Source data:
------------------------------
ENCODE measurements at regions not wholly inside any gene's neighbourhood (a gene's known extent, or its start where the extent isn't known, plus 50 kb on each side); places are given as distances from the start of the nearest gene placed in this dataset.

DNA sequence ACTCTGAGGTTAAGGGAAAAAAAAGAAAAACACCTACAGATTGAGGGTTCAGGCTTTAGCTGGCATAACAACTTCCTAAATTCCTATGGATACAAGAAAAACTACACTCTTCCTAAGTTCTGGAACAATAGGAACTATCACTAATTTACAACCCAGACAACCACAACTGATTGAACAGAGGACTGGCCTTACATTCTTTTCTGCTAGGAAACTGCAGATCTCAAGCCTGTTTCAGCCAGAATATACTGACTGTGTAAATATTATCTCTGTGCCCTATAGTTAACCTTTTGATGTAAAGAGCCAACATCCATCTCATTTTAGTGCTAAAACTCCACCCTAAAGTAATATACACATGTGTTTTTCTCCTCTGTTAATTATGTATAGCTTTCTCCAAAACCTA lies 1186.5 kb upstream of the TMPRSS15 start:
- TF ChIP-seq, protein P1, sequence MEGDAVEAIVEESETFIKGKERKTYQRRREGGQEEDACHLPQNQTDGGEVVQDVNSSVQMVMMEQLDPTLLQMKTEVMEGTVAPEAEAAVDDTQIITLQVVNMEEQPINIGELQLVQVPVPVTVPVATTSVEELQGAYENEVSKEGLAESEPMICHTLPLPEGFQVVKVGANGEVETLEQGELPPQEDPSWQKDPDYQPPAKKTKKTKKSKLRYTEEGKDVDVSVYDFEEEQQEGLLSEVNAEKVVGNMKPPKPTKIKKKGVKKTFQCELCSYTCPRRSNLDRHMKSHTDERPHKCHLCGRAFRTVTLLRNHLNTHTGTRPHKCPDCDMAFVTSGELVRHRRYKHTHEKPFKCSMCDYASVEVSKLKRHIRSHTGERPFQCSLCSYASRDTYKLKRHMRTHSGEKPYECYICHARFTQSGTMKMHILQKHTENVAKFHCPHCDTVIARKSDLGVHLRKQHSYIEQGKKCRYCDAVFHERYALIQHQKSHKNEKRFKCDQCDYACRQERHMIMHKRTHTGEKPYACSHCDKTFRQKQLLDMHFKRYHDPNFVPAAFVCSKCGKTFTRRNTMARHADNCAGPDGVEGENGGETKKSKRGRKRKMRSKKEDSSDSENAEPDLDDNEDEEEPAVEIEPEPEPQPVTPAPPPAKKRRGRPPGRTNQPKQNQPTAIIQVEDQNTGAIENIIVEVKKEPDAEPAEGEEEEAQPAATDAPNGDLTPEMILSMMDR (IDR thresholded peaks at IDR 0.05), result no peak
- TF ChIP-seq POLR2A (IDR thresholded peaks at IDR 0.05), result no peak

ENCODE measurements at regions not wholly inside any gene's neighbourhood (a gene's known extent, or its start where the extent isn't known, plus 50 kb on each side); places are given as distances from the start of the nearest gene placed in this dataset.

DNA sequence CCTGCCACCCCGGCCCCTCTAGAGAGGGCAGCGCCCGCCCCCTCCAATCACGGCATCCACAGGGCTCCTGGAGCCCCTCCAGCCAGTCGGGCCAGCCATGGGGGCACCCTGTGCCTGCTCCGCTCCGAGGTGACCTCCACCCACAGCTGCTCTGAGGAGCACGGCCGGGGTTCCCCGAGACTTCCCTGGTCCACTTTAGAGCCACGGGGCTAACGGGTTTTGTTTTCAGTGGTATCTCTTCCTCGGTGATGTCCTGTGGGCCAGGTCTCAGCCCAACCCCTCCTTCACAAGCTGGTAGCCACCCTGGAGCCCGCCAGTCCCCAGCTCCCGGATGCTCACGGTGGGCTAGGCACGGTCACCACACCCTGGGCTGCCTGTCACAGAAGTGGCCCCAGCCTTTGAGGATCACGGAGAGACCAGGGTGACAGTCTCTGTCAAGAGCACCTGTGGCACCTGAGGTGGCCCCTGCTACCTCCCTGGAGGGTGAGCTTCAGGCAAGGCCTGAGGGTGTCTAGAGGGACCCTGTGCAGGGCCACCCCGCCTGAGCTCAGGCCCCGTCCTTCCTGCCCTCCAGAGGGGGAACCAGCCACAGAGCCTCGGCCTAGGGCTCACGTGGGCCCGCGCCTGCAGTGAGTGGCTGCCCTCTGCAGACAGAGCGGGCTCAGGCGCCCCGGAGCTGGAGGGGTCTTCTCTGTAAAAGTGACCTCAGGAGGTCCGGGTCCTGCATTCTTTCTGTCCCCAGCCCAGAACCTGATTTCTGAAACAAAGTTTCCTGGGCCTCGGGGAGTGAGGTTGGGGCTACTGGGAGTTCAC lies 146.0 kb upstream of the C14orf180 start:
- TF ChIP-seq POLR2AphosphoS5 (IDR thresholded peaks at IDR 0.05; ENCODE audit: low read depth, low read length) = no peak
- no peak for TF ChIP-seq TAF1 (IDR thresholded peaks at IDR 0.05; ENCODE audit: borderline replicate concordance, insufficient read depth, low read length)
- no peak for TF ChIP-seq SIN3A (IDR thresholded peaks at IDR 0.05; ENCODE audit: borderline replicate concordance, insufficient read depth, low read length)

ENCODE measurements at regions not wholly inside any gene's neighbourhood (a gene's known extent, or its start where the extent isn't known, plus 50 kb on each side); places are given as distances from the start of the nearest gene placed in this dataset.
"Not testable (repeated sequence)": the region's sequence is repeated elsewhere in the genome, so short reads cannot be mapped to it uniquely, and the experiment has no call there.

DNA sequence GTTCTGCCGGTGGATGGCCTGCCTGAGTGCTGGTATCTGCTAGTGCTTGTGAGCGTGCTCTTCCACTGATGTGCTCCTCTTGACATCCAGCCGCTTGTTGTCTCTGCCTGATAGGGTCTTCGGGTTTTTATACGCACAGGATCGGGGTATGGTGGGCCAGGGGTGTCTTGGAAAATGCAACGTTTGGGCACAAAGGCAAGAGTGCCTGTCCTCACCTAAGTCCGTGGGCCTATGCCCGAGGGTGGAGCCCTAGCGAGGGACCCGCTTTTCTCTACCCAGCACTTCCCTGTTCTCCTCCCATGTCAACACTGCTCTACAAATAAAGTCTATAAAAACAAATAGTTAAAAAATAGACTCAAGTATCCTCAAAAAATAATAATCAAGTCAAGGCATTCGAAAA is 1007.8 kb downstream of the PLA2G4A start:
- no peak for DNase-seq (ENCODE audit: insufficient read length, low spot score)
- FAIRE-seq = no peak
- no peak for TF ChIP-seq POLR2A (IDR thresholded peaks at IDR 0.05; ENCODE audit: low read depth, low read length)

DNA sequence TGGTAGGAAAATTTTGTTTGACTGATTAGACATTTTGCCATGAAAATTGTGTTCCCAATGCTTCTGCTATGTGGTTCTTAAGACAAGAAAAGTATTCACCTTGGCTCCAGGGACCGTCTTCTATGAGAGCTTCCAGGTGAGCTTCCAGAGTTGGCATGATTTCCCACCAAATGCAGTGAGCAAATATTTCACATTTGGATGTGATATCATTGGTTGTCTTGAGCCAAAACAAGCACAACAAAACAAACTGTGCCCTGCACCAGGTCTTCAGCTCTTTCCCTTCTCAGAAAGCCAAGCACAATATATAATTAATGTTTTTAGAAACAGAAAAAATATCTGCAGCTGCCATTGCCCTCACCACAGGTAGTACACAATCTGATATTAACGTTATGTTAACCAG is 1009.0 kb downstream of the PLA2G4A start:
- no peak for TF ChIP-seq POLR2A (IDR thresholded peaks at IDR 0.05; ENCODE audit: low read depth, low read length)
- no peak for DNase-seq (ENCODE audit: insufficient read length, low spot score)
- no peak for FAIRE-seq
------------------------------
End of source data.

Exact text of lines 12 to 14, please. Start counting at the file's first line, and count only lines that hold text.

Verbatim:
DNA sequence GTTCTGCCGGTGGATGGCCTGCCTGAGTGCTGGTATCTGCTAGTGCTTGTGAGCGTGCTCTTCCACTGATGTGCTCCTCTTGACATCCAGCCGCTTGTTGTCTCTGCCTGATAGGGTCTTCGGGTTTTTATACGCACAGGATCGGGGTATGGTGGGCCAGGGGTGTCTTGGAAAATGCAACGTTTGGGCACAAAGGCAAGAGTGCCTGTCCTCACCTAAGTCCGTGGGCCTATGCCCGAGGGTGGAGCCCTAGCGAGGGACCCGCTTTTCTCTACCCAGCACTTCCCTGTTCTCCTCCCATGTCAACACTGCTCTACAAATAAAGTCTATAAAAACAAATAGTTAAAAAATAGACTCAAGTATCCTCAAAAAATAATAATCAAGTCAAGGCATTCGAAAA is 1007.8 kb downstream of the PLA2G4A start:
- no peak for DNase-seq (ENCODE audit: insufficient read length, low spot score)
- FAIRE-seq = no peak